Wind farm foes organize
A few days before Thanksgiving, Laura Wilson, who lives outside of Calhan, received an unsigned email notice about a meeting that was being held that evening for residents opposed to the wind farm energy project in Calhan. Others, also opposed, had received the email, too, so a group of them went to the meeting. Wilson said Golden West Power Partners was hosting the meeting, which was intended for residents supporting the project. Wilson said she didn’t know why she and others received the email, but their questions to Golden West sparked a heated – what she described as “hostile” – discussion with the supporters of the project. “We were treated like party crashers,” Wilson said.
The group plans to organize to formally address the issues they have with the Golden West project.
Wilson is a radio talk show host, and on Dec. 12 and Dec. 14 she is hosting Lisa Linowes, the executive director for The WindAction Group, a national organization that researches and reports on the impacts wind energy has on the environment, economy and quality of life.
Linowes is a conservationist and land-use advocate with 20 years of business experience. She has appeared on CNN, National Public Radio and the CBS Evening News, along with being featured in newspapers like the New York Times and Washington Post. Linowes also manages the website – http://windaction.org – where she shares news articles and research pertaining to wind energy.
The Highland Perspective is the name of Wilson’s radio show, and the Thursday evening Dec. 12 interview with Linowes is at 7 p.m. on the Revelation Radio Network.org. The Saturday morning Dec. 14 interview is at 10 a.m. on the Microeffect Radio Network.com and on Galaxy 19 Satellite.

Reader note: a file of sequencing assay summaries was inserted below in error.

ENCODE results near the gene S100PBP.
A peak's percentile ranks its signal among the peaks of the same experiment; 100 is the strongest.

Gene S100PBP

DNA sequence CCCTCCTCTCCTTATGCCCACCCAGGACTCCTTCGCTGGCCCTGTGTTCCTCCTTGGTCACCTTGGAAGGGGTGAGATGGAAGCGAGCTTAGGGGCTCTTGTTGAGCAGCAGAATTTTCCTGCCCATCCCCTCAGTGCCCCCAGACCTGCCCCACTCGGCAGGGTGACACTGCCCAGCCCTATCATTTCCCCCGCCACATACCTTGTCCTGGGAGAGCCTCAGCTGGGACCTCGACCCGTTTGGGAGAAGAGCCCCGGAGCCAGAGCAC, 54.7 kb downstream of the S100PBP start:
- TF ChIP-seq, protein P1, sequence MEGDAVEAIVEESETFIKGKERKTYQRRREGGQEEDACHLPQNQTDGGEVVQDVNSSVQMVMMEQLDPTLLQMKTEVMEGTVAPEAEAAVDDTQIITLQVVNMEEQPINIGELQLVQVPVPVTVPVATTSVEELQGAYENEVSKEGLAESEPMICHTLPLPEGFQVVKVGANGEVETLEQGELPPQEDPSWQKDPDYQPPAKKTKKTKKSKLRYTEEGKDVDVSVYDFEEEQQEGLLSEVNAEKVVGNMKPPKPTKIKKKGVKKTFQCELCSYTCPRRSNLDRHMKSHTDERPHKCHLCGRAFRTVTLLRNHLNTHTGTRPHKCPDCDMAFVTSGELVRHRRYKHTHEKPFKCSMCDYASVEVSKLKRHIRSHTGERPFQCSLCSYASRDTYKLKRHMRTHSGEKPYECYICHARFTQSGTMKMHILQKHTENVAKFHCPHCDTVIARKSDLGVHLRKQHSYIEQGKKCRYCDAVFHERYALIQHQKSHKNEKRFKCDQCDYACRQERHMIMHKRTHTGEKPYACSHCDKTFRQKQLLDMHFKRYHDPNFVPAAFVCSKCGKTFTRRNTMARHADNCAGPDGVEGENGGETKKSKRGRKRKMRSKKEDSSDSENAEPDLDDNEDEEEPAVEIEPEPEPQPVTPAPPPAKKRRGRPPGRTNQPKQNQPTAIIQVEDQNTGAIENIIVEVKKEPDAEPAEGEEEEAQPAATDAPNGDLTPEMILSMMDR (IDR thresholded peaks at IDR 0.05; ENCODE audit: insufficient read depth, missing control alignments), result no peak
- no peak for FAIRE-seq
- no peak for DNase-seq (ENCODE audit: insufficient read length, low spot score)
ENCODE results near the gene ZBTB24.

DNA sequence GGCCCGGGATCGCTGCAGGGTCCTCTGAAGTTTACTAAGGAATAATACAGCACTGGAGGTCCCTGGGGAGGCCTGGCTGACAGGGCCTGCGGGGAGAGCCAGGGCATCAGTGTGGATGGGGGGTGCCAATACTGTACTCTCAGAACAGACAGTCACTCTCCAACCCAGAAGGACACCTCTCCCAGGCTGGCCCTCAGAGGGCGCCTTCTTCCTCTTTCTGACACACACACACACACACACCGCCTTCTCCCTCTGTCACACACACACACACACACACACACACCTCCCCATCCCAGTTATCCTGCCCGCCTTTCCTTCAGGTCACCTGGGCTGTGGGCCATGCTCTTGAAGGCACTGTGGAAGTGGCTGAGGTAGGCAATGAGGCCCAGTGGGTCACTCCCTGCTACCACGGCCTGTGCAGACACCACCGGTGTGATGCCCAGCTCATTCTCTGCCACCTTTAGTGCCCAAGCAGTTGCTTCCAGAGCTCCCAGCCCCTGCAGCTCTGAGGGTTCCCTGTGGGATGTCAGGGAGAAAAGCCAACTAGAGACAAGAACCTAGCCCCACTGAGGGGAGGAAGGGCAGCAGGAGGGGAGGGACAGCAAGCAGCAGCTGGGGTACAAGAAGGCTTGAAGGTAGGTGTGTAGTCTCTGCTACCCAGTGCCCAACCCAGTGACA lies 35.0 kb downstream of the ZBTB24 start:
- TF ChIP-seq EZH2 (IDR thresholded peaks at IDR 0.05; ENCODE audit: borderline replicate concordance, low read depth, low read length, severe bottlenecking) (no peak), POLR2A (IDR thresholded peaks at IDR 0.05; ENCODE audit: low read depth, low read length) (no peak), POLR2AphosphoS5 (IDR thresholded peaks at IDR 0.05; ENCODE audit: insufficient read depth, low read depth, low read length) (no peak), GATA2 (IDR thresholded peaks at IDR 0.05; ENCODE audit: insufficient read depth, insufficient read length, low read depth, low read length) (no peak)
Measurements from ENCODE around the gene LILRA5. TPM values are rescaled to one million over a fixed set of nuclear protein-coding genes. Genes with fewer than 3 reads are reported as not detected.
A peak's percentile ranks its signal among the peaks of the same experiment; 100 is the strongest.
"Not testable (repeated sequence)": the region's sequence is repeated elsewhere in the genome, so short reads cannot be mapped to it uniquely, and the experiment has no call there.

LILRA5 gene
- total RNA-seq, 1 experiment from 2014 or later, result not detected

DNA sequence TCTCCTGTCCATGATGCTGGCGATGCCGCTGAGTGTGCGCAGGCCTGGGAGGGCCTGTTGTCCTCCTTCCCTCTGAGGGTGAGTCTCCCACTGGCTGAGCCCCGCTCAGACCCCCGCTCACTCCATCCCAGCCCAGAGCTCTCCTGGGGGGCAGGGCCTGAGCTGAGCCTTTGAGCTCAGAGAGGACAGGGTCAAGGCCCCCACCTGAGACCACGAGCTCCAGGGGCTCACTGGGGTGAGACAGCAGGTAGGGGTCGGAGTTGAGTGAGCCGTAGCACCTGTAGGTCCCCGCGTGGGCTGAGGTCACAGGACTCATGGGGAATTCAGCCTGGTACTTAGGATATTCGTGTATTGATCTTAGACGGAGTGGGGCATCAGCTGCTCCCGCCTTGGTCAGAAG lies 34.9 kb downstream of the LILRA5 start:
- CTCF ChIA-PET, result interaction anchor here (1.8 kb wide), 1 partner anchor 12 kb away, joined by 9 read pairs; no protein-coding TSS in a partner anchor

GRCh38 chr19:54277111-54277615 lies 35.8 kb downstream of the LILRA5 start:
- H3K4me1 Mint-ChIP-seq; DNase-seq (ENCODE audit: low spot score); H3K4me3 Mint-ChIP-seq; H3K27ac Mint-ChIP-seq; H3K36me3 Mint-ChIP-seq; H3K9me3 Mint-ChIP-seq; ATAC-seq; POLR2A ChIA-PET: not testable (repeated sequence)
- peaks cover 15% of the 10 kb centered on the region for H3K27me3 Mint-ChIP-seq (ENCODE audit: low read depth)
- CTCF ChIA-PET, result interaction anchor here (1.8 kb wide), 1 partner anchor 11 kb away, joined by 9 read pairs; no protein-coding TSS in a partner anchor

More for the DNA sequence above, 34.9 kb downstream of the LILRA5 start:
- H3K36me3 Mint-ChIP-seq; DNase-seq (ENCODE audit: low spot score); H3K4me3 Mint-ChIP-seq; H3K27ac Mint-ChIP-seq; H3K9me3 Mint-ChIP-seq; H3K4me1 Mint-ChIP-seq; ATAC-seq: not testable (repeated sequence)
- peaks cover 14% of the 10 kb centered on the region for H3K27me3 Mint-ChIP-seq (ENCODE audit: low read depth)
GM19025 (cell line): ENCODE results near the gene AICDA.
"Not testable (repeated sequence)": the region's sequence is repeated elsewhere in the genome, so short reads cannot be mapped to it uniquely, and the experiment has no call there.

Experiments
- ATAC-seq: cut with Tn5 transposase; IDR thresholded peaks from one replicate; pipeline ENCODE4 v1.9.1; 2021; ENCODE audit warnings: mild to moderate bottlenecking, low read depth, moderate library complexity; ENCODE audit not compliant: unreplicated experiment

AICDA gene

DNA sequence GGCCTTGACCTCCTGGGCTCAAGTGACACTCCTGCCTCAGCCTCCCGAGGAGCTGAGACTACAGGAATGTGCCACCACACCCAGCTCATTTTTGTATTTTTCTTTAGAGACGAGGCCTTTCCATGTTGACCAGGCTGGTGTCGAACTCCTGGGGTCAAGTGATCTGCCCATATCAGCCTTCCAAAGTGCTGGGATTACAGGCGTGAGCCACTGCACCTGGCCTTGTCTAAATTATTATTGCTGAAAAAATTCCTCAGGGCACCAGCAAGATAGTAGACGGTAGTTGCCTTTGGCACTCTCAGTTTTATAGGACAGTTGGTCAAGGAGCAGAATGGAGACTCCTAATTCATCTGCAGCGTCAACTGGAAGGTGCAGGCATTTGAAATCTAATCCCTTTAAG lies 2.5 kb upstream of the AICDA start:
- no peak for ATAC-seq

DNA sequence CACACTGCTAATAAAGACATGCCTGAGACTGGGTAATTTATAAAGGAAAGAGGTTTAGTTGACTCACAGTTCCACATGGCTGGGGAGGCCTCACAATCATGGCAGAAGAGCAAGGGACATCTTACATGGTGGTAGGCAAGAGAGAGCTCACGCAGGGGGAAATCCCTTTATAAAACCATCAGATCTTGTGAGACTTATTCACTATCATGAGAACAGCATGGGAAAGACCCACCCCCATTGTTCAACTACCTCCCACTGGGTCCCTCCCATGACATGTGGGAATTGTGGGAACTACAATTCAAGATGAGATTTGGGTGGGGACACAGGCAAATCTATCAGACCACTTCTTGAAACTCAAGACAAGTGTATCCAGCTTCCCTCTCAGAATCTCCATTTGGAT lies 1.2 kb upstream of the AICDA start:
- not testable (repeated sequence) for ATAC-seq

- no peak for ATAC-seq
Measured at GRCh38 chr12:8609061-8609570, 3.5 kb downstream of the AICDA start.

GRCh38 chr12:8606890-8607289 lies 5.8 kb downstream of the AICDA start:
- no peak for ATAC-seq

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Proposition AA on the November ballot passed overwhelmingly statewide: 65 percent in favor to 35 percent opposed. The measure set a 25 percent tax on recreational marijuana sales in areas that allow retail sales. The El Paso County Board of County Commissioners voted to ban retail sales within unincorporated areas, but commissioners want a share of the tax revenue the other counties earn.
Amendment 64, which passed in 2012 allowing personal use of marijuana under Colorado law, required an additional ballot measure setting the tax rate. The passing of Proposition AA did not change the time line for opening recreational retail stores or the state level legalization of personal possession and use. The first retail marijuana establishments are expected to open in January.
“We do not have any plans at this time to opt in for any sales,” said Amy Lathen, El Paso County commissioner. “Even though we opted out of allowing sales in the county, we will still have enforcement, employment, workforce, public health and sheriff costs that will be heavily impacted by the increased use of marijuana in our county, even if purchased elsewhere.” El Paso County officials will ask the state to consider distributing any tax revenue based on impacts, not just whether they opted in for sales, she said.
Rep. Jonathan Singer of Boulder, Colo., told Howard Singer of Channel 4 KCNC in Denver on Oct. 28, “To say this late in the game 'well, we want tax money for something we're not willing to tax or regulate in our own district’ is a little hypocritical.” Singer sponsored the house bill that became Proposition AA.
The decrease in business taxes to the county also needs to be offset by those benefiting from sales, she said. “The No. 1 concern among primary employers who were considering moving here was workforce. What profession out there wants people to work with them when they're feeling at one with the furniture?”
In April 2014, the Department of Revenue, cities and counties will meet to discuss how revenue will be distributed among the counties and cities. Lathen said area governments and businesses should not count on tax revenues or retail sale profits. “If the administration changes at the federal level, and the feds come in to enforce existing federal laws; boy, I would not want to be a dispensary owner or someone counting on this revenue,” she said.